We hypothesize that there exists a distinct set of alternative splicing events that were present in the common ancestors of the organisms included in this study. We have found that conservation of alternative splicing in ESTs from different organisms was observed much more frequently than expected by random chance (e.g. P-value 10–30 for the human versus mouse comparison). This suggests that the observed conservation of alternative splicing patterns is not a random coincidence, but instead reflects inheritance of alternative splicing events from a common ancestor. This is supported by the fact that these putative ancestral alternative splicing events display markedly increased frame-preservation, relative to other alternatively spliced exons. For all five of the genomes included in this study, conserved alternative splicing appears to represent a population of exons specialized for modular alteration of protein architecture.

It is interesting to note that these conserved alternative splicing events appear to be enriched among the first, most easily detected alternative splices for each organism. That is, in organisms with less EST data and correspondingly few alternative splices detected, we found a much higher fraction of these events to be observed also in ESTs from another species (see Fig. Fig.4A4A and B). Further work is needed to assess whether this is a generally valid pattern, and if so, to investigate why. For example, it may be that alternative splicing in highly expressed genes tends to be more ancient in origin than alternative splicing as a whole in any given species, or that alternative splicing in highly expressed genes is more conserved within these five organisms than alternative splicing in other genes is.

The observation that exon inclusion level is negatively correlated with selection pressure for frame-preservation raises additional questions about the role that alternative splicing may have played during the evolution of the human and mouse genomes. At first glance, this result may seem paradoxical. We have previously defined ‘major-form’ exons as those which are included in the majority of transcripts (exon inclusion level >50%), and ‘minor-form’ exons as those which are included in only a minority of transcripts (exon inclusion level <50%) (19). The minor-form exons in our data set have less EST evidence than the major-form exons, and good questions have been raised about whether minor-form exons detected from ESTs are real biological forms, and specifically whether they generate functional proteins (12,13,19). In contrast, our data in Figure Figure55 indicate that minor-form exons show the strongest evidence of functional selection pressure (a nearly 20-fold increase in the frame-preservation ratio), while major-form exons show almost no evidence of functional selection pressure by the same criterion.

How can there be such a striking difference between minor-form versus major-form exons? One possible interpretation is that the alternative splicing of an exon may arise by different mechanisms in these two groups. We can hypothesize that a novel splice form created during evolution is more likely to initially be expressed at a lower level than the original form of the transcript, instead of a higher level. If an exon were originally constitutive (included in 100% of transcripts of a gene), and a new splice that skips the exon were introduced, we would expect the new splice form to be produced as <50% of the gene’s transcripts, resulting in the transformation of a constitutive exon to a ‘major-form’ alternatively spliced exon. Our data show that for constitutive exons there is apparently little selective advantage for frame-preservation, in agreement with previous reports (16). Major-form exons are almost exactly like constitutive exons in their lack of selection pressure for frame-preservation (see Fig. Fig.5),5), as one might expect under this model. In contrast, if a new exon were introduced into an existing gene by alternative splicing, this model would predict it to arise as a minor-form exon (included in <50% of the gene’s transcripts). Thus, the model suggests major-form exons might arise from constitutive exons (by introduction of an alternative splice that skips the exon), whereas minor-form exons might arise from the addition of a new exon in the transcript sequence. One prediction of this model is that minor-form exons would be predicted to be more recent in evolutionary origin than major-form exons. We recently presented independent evidence from comparison of three genomes that this may indeed be the case (19).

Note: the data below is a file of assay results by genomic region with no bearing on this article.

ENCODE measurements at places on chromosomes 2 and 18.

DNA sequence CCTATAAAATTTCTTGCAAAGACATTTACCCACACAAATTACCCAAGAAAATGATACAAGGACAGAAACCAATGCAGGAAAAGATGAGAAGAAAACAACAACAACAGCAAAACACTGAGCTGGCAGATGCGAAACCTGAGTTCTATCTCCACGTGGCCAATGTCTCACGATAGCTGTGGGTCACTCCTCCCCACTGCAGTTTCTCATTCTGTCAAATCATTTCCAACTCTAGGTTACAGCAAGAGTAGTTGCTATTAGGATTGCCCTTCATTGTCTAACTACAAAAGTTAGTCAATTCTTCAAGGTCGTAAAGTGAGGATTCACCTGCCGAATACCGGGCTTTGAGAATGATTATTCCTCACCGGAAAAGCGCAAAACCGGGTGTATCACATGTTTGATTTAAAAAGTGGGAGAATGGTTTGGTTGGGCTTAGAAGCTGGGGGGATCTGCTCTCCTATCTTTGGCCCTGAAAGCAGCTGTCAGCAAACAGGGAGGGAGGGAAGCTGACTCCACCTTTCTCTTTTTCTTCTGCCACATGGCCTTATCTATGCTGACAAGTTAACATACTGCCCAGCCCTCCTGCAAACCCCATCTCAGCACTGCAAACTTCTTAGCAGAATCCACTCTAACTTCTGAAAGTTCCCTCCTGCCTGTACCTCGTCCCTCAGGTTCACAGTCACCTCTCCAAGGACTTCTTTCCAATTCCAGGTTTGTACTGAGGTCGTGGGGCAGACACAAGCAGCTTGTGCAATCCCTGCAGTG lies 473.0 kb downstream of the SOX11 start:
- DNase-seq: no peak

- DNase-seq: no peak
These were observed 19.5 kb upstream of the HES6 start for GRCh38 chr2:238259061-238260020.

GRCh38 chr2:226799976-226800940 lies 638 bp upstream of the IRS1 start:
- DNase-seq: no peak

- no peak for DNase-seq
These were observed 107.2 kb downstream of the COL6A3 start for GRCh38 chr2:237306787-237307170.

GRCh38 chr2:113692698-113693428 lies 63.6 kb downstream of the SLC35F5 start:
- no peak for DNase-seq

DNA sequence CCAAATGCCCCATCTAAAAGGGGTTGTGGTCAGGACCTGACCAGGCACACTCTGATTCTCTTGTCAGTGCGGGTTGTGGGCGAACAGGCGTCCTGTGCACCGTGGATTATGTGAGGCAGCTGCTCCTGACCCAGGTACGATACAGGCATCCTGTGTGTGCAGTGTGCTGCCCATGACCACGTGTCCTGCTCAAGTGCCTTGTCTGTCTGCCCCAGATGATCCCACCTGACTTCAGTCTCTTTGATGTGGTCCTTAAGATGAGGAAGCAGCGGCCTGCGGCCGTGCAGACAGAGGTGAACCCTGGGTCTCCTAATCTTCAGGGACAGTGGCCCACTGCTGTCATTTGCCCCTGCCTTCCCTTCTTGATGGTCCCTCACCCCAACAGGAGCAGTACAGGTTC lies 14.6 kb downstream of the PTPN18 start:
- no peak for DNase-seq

Such different mechanisms could give rise to different levels of selection pressure for frame-preservation, such as the following speculative model. In the major-form case, the novel splice form removes an existing segment of the functioning protein. For example, this might remove the regulatory domain from a protein, leaving its catalytic domain constitutively active in tissues expressing the novel splice form. Since the primary functional consequence of such a removal is disruption of an existing functional segment, it does not seem critically important whether this removal is confined strictly to a single exon (by preserving the reading frame of subsequent exons) or affects multiple exons (due to a frameshift). The latter case could still produce a useful functional impact (for example, induction of NMD). In contrast, in the minor-form case, the novel splice form inserts a new sequence into the protein. Unlike the major-form case (removal), this introduces a new sequence segment into the protein that can be positively selected if it produces some functional benefit. For this new minor form to become fixed in the population and retained through the subsequent evolution of multiple descendant genomes as we have observed, it would likely be under strong pressure to preserve the reading frame of the rest of the existing protein.

ACKNOWLEDGEMENTS

We wish to thank C. Grasso and M. Quist for their helpful discussions and comments on this work. This work was supported by NIMH/NINDS Grant MH65166, and DOE grant DEFG0387ER60615. A.A. and B.M. are predoctoral trainees supported by NSF IGERT Award DGE-9987641.